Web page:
Conference hasn’t quite started yet, but the preliminary swag is quite promising; yoyos and balsa aircraft.
I spent the day in workshop run by KidWind, who have a school science kit for teaching the basics of wind turbine effectiveness. We got to build wind turbines, and test them. Here’s mine, big wean that I am:
I guess I got some losses near the hub there, but at least it worked. I was the only developer type there (there was a DoE person, and lots and lots of Pennsylvania teachers). I came away impressed, and hope I can work with Michael Arquin of KidWind to bring the project to Ontario.
(This post has the worst GPS location ever; could only get a fix to within 100m, so that’s why the map location appears to be in the river.)
So there’s a new report on wind integration in Canada, written by The Conference Board of Canada. People are picking up on it, and even the doughty Refocus quotes “… electricity from onshore wind is uneconomic in comparison with traditional alternatives“. Hmm.
So I read the report, and what do I find in the Preface?
As part of an ongoing initiative to investigate energy policy options and the future of the Canadian energy system, the Canadian Nuclear Association contracted The Conference Board of Canada to conduct a comparative study of various countriesâ€™ experiences with supporting and implementing large-scale wind projects.
So we’re expected to believe that the CNA would wish to have an objective and non-partisan report written on wind power, eh?
… [the] process is only projected to be completed by the end of this century, as it is not considered safe to start dismantling the highly radioactive core until the 2080s
— BBC NEWS | Science/Nature | Tackling the UK’s nuclear legacy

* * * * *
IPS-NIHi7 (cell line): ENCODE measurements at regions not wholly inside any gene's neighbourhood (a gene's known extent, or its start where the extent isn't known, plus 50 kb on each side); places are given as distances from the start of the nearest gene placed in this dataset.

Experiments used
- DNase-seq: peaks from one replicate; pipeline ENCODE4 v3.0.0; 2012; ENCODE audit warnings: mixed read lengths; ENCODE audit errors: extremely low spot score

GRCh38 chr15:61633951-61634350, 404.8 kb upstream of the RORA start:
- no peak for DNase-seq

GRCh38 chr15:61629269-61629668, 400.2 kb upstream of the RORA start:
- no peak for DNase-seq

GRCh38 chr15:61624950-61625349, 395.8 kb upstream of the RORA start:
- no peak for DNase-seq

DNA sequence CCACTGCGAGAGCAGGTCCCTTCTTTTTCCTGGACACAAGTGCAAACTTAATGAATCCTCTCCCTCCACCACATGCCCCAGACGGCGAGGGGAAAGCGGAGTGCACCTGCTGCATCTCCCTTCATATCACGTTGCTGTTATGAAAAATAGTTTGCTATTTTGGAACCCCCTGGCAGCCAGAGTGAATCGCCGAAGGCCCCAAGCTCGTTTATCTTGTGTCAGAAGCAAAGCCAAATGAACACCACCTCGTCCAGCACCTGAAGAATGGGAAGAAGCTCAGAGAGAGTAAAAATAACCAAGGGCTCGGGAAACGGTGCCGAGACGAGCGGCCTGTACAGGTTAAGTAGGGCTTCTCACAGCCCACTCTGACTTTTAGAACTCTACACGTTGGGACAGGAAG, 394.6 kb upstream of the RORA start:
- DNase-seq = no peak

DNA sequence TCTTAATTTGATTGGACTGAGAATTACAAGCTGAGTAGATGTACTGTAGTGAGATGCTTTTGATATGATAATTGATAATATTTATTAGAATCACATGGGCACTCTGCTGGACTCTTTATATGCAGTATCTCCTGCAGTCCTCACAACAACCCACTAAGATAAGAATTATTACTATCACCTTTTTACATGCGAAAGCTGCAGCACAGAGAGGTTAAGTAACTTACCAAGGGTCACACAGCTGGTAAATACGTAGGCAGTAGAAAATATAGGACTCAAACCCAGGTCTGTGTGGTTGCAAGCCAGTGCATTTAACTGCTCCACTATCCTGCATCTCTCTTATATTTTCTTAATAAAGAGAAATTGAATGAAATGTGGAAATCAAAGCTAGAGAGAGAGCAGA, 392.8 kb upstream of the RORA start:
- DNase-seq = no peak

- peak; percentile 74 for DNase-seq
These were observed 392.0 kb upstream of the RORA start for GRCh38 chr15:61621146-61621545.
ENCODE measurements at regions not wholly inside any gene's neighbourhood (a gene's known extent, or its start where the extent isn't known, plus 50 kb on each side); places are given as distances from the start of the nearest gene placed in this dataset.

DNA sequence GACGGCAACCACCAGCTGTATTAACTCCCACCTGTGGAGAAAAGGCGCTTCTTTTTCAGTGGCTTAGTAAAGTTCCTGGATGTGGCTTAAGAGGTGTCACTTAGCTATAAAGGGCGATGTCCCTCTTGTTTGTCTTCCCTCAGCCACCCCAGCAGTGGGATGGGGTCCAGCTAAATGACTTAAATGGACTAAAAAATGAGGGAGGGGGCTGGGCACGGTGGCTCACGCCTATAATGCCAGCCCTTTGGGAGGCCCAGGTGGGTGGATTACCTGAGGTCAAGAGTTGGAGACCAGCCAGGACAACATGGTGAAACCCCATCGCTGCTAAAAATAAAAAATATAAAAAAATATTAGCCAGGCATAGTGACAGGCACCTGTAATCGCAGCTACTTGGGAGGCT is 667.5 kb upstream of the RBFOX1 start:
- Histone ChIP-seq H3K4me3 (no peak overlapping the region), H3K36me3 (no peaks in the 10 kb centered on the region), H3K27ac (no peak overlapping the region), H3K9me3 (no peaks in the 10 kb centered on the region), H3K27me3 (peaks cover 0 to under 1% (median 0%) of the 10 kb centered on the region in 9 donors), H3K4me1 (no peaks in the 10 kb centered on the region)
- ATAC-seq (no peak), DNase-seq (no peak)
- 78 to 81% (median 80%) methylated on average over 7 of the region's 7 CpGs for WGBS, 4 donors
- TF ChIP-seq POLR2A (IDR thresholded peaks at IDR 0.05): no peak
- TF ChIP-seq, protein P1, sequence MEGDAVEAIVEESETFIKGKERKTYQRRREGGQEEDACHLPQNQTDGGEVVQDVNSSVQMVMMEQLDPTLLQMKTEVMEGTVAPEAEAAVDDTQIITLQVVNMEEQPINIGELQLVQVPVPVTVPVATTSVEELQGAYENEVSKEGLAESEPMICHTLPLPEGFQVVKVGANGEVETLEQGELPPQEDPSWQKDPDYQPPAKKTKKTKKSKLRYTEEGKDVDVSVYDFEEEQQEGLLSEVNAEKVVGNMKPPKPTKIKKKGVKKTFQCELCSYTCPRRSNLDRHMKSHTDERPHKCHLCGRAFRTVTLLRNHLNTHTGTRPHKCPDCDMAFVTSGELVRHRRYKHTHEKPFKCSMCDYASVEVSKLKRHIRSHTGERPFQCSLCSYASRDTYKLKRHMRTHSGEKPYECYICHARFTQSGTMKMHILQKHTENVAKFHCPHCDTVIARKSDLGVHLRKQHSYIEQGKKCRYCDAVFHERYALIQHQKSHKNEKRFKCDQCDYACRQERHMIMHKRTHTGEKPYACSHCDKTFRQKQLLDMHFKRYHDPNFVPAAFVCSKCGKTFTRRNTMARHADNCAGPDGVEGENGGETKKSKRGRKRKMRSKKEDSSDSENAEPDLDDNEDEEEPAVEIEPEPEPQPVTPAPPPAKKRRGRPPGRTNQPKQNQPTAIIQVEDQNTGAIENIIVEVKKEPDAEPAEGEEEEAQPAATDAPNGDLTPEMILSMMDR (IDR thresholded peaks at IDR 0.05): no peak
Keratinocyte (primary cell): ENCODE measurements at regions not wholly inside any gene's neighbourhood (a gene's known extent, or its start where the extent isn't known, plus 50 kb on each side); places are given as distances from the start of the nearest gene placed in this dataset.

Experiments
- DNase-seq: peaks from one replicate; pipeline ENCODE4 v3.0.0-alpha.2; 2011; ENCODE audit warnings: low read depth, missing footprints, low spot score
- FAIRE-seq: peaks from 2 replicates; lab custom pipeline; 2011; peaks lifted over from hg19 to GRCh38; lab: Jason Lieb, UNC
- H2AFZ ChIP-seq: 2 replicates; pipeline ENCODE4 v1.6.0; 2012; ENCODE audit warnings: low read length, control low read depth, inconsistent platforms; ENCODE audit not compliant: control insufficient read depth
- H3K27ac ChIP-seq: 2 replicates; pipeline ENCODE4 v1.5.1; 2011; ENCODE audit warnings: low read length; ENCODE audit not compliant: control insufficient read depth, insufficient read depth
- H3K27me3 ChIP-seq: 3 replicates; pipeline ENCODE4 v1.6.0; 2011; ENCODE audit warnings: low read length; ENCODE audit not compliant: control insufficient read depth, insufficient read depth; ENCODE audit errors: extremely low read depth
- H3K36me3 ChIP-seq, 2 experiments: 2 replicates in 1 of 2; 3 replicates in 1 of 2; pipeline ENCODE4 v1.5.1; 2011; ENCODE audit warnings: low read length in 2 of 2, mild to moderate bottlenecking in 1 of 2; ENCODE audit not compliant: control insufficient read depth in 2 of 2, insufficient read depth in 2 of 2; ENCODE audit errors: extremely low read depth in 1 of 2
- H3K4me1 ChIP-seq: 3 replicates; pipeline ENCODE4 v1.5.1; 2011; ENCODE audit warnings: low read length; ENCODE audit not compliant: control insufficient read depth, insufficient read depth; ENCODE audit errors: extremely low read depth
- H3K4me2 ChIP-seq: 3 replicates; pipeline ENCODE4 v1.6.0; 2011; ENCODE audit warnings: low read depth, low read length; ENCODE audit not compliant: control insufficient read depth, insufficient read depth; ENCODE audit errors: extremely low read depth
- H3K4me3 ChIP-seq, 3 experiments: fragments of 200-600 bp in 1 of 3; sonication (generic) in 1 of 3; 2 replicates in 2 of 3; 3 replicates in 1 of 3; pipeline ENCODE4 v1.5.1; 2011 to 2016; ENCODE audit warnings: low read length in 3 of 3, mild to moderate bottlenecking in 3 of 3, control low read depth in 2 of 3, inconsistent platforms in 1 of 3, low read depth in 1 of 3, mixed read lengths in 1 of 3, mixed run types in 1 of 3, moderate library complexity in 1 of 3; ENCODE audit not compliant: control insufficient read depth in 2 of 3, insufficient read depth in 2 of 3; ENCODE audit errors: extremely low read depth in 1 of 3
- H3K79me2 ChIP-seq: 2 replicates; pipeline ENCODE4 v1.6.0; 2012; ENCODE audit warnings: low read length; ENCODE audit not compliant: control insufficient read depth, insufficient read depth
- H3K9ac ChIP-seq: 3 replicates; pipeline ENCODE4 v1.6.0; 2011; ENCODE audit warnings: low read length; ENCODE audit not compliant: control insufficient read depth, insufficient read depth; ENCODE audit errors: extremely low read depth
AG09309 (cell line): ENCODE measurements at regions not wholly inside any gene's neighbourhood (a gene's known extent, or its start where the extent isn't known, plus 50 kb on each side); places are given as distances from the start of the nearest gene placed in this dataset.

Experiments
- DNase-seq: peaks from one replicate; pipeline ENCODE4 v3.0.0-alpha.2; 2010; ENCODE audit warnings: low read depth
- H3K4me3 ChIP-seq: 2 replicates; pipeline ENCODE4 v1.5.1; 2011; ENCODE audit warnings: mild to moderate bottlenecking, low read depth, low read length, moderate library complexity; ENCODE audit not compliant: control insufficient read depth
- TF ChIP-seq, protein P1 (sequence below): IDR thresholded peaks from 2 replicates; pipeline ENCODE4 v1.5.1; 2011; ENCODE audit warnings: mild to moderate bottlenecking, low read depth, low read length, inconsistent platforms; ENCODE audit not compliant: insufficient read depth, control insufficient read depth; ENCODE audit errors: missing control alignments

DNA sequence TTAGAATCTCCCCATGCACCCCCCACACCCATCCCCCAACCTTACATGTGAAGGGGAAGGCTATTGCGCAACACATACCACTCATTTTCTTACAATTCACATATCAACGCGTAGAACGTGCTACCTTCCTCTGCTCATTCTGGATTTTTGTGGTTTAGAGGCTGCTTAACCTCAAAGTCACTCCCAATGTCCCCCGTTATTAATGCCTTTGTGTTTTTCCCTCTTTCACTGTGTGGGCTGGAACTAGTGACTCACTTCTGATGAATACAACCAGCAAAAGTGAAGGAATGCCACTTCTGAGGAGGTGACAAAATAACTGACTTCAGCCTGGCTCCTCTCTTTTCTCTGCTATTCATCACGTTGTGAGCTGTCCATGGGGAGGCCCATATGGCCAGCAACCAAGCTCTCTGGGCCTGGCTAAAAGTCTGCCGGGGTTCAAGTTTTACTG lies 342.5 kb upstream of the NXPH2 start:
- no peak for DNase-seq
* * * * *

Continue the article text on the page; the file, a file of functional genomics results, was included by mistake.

I just accepted a job with Edmonton-based utility EPCOR, to be a manager for their Ontario wind projects. It’ll be based in Toronto.
(Look, I know the oM song is Good Morning Mr Edminton, but it’s too good a line to waste, okay?)
You can’t know how happy it makes me to read about the survey that shows that over 90% of people living closest to the Dun Law site supported their local wind farm. The early planning stages of this project were particularly fraught with opposition.
It’s getting towards the end of the year, so I’m thinking about what albums I enjoyed most. These are the 2005 albums I have in my collection:
- A Hawk And A Hacksaw — Darkness At Noon
- Aimee Mann — The Forgotten Arm
- Animal Collective — Feels
- Beck — Guero
- Bettye Lavette — I’ve Got My Own Hell To Raise
- Bright Eyes — Digital Ash In a Digital Urn
- Bright Eyes — I’m Wide Awake, It’s Morning
- Calexico / Iron & Wine — In the Reins
- Caribou — Marino Audio
- Dan Jones — Get Sounds Now
- The Decemberists — Picaresque
- Deerhoof — The Runners Four
- Devendra Banhart — Cripple Crow
- Dressy Bessy — Electrified
- The Duhks — The Duhks
- Eels — Blinking Lights And Other Revelations
- Fiona Apple — Extraordinary Machine
- Gorillaz — Demon Days
- Grandaddy — Excerpts From The Diary Of Todd Zilla
- Jennifer Gentle — Valende
- John Parish — Once Upon a Little Time
- Kate Bush — Aerial
- Kate Rusby — The Girl Who Couldn’t Fly
- Kimberley Rew — Essex Hideaway
- Lazerlove5 — Flicker Mask
- Lemon Jelly — ‘64–‘95
- The Lollipop People — We Need a New F-Word
- Malcolm Middleton — Into The Woods
- Marbles — Expo
- The Mountain Goats — The Sunset Tree
- My Morning Jacket — Z
- Of Montreal — The Sunlandic Twins
- Sigur RÃ³s — Takk …
- Sleater-Kinney — The Woods
- Sufjan Stevens — Illinois
- The Vanity Project
- Wolf Parade — Apologies to the Queen Mary
I know there are some that won’t make my list (Aerial, for one) but the rest of them all have their moments.
Oh dear, another bike lane project: Take the Tooker! – Bloor Danforth bike lane. I much prefer to go play in the traffic.